The hidden constant depends only on
M
k
’s
alphabet size,
number of tapes and
number of
states, and does not depend
on the input length.
Languages
Def:
A language is some subset S
{
0
,
1
}
*
Example:
S={a
n
b
n
c
n
 n
N}
Def:
A Turing machine (TM) accepts L if it
accepts every
x
L
and rejects every
x
L
.
In particular it must terminate.
Time complexity
Def:
The running time of T on input x is the
number of
δ
transitions from the initial state
to an accept/reject state.
33
Time

Complexity
34
35
Time Hierarchy Theorem
Def:
f:N
N is
time

constructible
, if there exists
a TM M
Time(T(n))
s.t
. M(x)=[T(x)].
Thm
:
If
•
f,g
: N
N are time

constructible, and
•
f(n)log f(n) = o(g(n))
Then
: Time(f(n
))
Time(g(n))
37
Growth Rate: rough classification
10
n
n
2
2
n
n! =
2
O(n lg n)
input length
time
38
complexity

Basic split in time
Name the Class
39
The Church

Turing thesis
“Everything computable is computable
by a Turing machine."
Though not formally proven, today the thesis has
near

universal acceptance.
The Physical Church

Turing thesis
All physically computable functions are
Turing computable
The Strong Church

Turing thesis
"A (probabilistic) Turing machine can
efficiently
simulate any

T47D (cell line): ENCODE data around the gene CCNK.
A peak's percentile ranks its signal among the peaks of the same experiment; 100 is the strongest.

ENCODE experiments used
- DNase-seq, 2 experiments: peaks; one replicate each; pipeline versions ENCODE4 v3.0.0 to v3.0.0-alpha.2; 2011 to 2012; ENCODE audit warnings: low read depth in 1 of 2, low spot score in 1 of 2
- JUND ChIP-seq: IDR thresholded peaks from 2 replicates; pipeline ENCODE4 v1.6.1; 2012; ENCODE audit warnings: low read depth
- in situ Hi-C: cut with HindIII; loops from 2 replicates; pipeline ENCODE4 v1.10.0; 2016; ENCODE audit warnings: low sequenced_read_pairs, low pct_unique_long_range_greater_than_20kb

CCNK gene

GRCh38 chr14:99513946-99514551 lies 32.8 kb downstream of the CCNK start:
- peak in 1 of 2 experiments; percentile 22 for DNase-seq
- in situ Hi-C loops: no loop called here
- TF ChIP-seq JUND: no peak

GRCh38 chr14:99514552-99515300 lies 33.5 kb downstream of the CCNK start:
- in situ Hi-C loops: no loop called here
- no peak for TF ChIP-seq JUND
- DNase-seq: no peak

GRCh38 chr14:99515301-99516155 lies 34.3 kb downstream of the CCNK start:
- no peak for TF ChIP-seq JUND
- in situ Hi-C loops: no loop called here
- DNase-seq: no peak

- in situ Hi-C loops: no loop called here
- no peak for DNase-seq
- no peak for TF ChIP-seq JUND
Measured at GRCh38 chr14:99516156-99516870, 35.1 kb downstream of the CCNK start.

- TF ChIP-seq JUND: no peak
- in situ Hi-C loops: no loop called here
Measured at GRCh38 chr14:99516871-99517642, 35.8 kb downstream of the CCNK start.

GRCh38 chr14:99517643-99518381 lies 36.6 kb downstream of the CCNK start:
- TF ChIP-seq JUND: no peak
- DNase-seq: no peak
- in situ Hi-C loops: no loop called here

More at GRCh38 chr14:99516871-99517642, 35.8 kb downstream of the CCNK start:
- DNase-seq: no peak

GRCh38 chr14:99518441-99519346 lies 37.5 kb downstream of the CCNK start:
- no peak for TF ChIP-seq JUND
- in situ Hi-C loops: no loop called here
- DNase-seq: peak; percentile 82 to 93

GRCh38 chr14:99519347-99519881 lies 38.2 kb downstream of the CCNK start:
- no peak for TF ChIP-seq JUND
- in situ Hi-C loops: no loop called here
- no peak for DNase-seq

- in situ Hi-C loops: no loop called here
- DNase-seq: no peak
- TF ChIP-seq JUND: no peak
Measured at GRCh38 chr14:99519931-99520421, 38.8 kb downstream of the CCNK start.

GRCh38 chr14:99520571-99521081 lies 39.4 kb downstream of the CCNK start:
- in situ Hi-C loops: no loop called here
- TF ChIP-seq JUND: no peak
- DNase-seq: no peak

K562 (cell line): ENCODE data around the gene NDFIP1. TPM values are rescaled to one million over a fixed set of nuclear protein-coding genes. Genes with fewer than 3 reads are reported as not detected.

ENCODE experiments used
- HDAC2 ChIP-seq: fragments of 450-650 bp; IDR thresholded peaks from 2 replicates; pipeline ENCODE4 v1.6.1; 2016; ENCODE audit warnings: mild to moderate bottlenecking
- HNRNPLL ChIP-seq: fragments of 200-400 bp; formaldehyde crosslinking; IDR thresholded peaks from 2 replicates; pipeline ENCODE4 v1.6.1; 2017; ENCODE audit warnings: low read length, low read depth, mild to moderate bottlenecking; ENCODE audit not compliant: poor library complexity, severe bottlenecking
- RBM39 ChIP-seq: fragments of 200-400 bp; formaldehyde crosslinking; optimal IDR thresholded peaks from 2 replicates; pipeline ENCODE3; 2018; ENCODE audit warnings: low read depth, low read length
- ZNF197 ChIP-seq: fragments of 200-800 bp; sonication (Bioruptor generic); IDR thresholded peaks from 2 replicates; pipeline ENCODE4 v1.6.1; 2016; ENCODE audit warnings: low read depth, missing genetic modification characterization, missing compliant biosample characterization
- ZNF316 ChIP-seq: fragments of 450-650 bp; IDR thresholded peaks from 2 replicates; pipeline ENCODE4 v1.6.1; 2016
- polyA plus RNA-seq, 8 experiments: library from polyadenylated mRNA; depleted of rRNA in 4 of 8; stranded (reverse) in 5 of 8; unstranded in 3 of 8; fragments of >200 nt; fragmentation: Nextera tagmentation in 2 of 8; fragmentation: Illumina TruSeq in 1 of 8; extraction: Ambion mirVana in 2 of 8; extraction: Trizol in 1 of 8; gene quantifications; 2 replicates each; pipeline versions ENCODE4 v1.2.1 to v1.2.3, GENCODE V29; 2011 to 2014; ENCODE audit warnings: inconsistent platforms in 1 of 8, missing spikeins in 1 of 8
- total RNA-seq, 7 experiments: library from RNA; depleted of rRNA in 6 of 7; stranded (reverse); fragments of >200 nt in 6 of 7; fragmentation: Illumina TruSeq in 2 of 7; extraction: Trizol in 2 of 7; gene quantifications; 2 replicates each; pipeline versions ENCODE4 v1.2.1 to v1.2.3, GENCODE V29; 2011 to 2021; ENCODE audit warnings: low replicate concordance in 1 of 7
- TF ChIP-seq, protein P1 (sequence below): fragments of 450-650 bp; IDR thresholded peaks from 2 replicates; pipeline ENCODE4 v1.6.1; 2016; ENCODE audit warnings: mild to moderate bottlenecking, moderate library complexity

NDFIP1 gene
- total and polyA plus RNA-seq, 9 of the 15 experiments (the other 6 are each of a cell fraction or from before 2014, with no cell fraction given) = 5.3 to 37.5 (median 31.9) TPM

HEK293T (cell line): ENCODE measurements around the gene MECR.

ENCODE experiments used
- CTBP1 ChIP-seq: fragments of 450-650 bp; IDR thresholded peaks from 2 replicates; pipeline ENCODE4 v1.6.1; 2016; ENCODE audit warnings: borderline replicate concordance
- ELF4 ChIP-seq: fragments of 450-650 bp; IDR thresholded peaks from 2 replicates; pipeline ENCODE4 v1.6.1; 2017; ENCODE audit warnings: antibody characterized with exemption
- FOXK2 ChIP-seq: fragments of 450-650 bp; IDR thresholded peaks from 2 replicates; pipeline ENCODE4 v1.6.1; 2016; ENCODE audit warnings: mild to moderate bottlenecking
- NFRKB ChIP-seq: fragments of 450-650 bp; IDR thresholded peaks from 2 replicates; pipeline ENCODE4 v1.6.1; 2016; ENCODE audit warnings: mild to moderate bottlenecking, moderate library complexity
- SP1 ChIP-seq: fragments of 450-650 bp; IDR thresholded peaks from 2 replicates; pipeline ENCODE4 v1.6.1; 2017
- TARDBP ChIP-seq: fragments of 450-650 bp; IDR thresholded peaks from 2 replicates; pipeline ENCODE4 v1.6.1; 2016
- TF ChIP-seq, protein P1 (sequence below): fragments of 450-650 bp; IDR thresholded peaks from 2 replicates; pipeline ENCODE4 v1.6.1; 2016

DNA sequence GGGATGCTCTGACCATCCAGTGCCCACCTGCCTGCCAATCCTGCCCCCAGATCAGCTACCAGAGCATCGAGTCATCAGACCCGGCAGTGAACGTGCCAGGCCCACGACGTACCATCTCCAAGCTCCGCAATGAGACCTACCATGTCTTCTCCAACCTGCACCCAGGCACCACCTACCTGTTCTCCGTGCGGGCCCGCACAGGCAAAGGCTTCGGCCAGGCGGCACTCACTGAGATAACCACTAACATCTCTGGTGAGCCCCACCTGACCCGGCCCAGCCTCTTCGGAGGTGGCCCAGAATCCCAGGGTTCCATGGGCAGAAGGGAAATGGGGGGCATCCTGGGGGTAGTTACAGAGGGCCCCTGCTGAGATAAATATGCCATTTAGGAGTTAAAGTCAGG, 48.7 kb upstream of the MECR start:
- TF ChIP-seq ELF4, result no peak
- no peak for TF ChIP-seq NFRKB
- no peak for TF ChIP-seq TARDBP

realistic
model of computation.“
"A probabilistic Turing machine can
efficiently
simulate any physical
process.“
New Evidence that Quantum
Mechanics is Hard to Simulate on
Classical Computers
I'll discuss new types of evidence that quantum mechanics is hard to simulate
classically

evidence that's more complexity

theoretic in character than
(say) Shor's factoring algorithm, and that also corresponds to experiments
that seem easier than building a universal quantum computer. Specifically:
(
1
) I'll show that, by using linear optics (that is, systems of non

interacting
bosonic
particles), one can generate probability distributions that can't be
efficiently sampled by a classical computer, unless P^#P = BPP^NP and
hence the polynomial hierarchy collapses. The proof exploits an old
observation: that computing the amplitude for n bosons to evolve to a
given configuration involves taking the Permanent of an n

by

n matrix. I'll
also discuss an extension of this result to samplers that only approximate
the boson distribution. (Based on recent joint work with Alex
Arkhipov
)
(
2
) Time permitting, I'll also discuss new oracle evidence that BQP has
capabilities outside the entire polynomial hierarchy. (arXiv:
0910.4698
)
“Can machines Think?”
Turing (
1950
):
I PROPOSE to consider the
question, 'Can
machi
The question of whether it is possible for machines to think has a long history, which is
views of the
materialist
and
dualist
firmly entrenched in the distinction between
(or, at the very
physical

non
is
mind
mind. From the perspective of dualism, the
) and, therefore, cannot be explained in purely
]
6
[
physical properties

non
least, has
physical terms. The materialist perspective argues that the mind can be explained
physically, and thus leaves open the possibility of minds that are artificially
]
7
[
produced.
Are there imaginable digital computers which
would do as well as human beings?
What are we?
•
Was Alan Turing a computer mistreated by
other computers?
•
Will there ever be a computer passing Turing’s
test?
•
Can everything in our universe be captured as
computation?
•
Is there free choice?